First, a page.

In brief, what this experience shows is that it is possible to attain “pro-poor growth and pro-growth poverty reduction”. If we were to draw parallels between South Africa and Brazil during the decade of the 2000s, it can be argued that we experienced roughly similar rates of economic growth; but our economy started to heat up even before the global economic crisis because it had surpassed its trend growth. The South African unemployment rate was reduced from 31 percent in 2003 to 23 percent in 2008 and access to social grants was massively expanded, thus increasing aggregate demand, or buying power. But industrial policy did not adequately respond to this, as we continue to import the very goods that the mass of consumers need.

While economic growth and social grants improved the standard of living of the poor in South Africa, the living standards and wealth effect among the rich across the colour-line seems to have grown faster. There is a minimum wage policy, but unlike in Brazil, the minimum wages are sectoral and the levels in many sectors are quite low. Besides, we have some way to go before attaining a social compact – a deficit of leadership in South African society at large.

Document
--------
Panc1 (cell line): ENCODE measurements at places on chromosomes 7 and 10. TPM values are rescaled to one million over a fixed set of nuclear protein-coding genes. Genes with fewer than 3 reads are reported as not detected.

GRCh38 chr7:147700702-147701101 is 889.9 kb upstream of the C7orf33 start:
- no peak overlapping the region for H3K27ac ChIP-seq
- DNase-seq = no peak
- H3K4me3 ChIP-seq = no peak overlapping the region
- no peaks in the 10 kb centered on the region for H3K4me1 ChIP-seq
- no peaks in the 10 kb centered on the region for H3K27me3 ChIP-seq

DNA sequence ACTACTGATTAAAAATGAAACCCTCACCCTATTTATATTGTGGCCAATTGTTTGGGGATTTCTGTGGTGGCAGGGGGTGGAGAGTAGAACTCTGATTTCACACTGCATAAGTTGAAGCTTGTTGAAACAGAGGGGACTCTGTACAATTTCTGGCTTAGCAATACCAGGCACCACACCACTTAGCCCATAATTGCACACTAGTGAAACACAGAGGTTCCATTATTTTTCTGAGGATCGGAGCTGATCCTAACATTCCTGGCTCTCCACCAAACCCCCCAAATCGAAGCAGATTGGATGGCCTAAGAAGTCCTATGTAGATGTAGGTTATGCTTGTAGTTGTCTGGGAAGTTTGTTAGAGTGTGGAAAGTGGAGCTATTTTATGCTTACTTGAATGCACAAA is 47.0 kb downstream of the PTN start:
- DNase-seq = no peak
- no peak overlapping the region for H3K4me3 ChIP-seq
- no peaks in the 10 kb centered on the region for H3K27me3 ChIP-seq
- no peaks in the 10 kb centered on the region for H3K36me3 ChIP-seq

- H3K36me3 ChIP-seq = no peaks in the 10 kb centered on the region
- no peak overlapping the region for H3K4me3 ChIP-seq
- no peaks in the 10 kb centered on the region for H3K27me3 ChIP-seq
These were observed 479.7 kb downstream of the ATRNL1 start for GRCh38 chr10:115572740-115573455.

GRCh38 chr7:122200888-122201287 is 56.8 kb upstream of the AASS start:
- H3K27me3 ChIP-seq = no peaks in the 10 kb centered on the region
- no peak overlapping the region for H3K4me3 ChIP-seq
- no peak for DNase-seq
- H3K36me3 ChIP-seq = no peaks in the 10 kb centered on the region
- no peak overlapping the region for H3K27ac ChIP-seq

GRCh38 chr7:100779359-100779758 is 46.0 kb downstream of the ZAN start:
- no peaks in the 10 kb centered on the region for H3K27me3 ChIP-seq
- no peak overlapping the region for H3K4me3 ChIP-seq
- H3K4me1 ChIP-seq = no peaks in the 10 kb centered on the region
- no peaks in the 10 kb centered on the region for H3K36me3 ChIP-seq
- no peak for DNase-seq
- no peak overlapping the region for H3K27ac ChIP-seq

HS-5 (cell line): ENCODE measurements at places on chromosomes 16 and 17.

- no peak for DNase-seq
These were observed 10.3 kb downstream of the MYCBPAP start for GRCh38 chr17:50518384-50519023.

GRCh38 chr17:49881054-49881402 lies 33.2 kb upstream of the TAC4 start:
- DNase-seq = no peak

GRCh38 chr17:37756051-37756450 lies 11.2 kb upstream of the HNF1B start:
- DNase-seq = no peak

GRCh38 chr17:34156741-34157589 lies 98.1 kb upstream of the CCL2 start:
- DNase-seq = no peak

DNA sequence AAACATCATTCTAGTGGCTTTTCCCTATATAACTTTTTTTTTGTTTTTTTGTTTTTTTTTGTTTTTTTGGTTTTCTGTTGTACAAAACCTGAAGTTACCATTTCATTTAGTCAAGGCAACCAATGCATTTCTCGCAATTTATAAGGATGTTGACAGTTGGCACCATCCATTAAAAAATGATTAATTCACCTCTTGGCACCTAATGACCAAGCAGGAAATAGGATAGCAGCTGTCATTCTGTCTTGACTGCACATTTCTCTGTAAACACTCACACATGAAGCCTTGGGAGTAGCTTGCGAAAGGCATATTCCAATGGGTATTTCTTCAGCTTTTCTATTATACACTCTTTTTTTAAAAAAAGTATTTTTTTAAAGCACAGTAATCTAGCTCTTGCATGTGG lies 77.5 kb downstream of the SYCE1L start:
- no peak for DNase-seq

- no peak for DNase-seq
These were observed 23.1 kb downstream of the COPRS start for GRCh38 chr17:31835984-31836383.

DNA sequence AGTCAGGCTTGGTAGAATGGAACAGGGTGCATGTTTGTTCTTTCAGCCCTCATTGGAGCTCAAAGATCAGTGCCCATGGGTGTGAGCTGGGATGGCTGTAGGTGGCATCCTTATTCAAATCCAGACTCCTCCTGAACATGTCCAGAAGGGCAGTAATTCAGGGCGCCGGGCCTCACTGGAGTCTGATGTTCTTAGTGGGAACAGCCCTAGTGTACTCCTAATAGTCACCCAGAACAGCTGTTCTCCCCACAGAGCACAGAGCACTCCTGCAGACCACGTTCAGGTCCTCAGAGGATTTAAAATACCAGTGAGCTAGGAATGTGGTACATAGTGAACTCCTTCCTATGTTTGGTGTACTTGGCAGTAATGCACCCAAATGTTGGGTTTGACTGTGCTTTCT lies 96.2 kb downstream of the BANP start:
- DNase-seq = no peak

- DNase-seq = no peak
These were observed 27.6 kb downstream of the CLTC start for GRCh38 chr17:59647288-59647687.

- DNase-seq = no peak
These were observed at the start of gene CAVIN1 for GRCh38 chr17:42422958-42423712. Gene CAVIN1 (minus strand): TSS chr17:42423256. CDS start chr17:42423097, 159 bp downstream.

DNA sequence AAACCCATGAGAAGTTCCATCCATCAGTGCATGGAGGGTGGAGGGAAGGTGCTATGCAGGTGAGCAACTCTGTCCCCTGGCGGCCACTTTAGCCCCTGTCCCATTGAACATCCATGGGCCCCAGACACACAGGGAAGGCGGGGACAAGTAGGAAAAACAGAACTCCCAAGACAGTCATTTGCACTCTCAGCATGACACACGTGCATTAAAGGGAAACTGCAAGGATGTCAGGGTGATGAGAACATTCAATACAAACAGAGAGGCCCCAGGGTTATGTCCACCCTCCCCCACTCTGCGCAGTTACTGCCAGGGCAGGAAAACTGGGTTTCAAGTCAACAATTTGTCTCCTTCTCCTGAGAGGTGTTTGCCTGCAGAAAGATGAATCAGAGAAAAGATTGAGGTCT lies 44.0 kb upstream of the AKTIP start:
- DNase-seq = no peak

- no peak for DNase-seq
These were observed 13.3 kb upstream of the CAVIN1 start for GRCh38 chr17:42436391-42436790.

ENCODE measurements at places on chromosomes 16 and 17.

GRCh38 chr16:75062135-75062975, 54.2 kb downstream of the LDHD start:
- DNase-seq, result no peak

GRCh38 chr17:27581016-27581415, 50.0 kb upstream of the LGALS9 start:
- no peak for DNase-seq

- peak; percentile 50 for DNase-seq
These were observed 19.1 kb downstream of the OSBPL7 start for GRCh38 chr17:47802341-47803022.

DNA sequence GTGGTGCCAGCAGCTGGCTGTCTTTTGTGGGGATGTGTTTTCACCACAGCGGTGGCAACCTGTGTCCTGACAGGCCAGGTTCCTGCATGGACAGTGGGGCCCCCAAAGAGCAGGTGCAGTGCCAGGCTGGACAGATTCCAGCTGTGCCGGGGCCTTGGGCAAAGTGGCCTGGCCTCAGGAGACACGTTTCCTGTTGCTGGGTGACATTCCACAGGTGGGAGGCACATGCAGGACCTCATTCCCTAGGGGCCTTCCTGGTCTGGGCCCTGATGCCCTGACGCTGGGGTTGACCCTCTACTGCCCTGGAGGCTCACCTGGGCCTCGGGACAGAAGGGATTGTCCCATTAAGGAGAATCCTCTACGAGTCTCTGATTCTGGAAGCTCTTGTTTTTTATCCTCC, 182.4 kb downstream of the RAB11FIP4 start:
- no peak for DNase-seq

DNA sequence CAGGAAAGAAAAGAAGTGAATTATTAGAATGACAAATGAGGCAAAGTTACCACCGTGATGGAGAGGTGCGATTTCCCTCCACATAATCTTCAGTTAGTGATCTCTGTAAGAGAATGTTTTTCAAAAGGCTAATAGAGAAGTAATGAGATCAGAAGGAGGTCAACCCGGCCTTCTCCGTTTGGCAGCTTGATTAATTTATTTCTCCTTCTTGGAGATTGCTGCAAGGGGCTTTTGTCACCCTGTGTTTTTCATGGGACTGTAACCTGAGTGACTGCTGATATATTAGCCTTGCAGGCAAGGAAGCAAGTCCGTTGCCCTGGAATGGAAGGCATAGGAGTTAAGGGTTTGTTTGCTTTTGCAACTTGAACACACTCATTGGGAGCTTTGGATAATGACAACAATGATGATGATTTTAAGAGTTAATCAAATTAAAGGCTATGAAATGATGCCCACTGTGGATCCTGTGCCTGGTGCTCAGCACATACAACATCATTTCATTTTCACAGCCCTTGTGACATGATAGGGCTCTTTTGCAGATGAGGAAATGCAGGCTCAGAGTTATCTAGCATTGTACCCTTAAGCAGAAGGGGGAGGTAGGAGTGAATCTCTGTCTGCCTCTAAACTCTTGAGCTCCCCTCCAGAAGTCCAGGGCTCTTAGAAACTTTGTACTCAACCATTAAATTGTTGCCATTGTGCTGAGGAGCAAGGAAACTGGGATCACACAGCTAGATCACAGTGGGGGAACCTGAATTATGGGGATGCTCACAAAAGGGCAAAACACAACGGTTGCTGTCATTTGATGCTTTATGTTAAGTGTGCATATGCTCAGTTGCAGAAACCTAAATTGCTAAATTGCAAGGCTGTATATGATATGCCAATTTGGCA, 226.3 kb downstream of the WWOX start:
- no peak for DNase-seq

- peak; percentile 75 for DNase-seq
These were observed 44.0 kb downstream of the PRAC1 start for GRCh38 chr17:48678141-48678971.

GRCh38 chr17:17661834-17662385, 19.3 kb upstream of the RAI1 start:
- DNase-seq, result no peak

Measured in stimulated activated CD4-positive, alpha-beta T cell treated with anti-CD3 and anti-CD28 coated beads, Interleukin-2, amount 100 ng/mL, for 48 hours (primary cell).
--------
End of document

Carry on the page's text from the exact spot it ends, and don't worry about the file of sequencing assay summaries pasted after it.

And so, shall South Africa have a Lula Moment?

In answering this question, it is necessary to assess whether the Brazilian Lula Moment was precisely that: a transient moment incapable of sustaining itself, with the spirits of the Golden Years weighing heavily on the present. For instance, the Brazilian economic growth rate is faltering. From 7.5 percent in 2010 it has slipped to 2.7 percent in 2011; and it is estimated to have plummeted to 1 percent in 2012. President Dilma Rousseff is quoted as citing, among others, high labour costs, low productivity, poor infrastructure, high taxation and competitive currency devaluations as among the reasons for this state of affairs. Added to this is the unfavourable global economic environment. Incidentally, some of these factors were the very drivers of the Lula Moment.

She is confident, though, that the objective “to transform Brazil into a middle-class population” will be attained. In an interview with the Financial Times she further asserts that Brazil will develop into “a country that produces, that creates knowledge and applies it here…” And the government seems committed to deal with corruption, irrespective of the seniority of the individuals involved.

As for South Africa, we should continue searching for Sugarman, and hope to find him alive and as enchanting as we have always imagined.

n Netshitenzhe is executive director of the Mapungubwe Institute.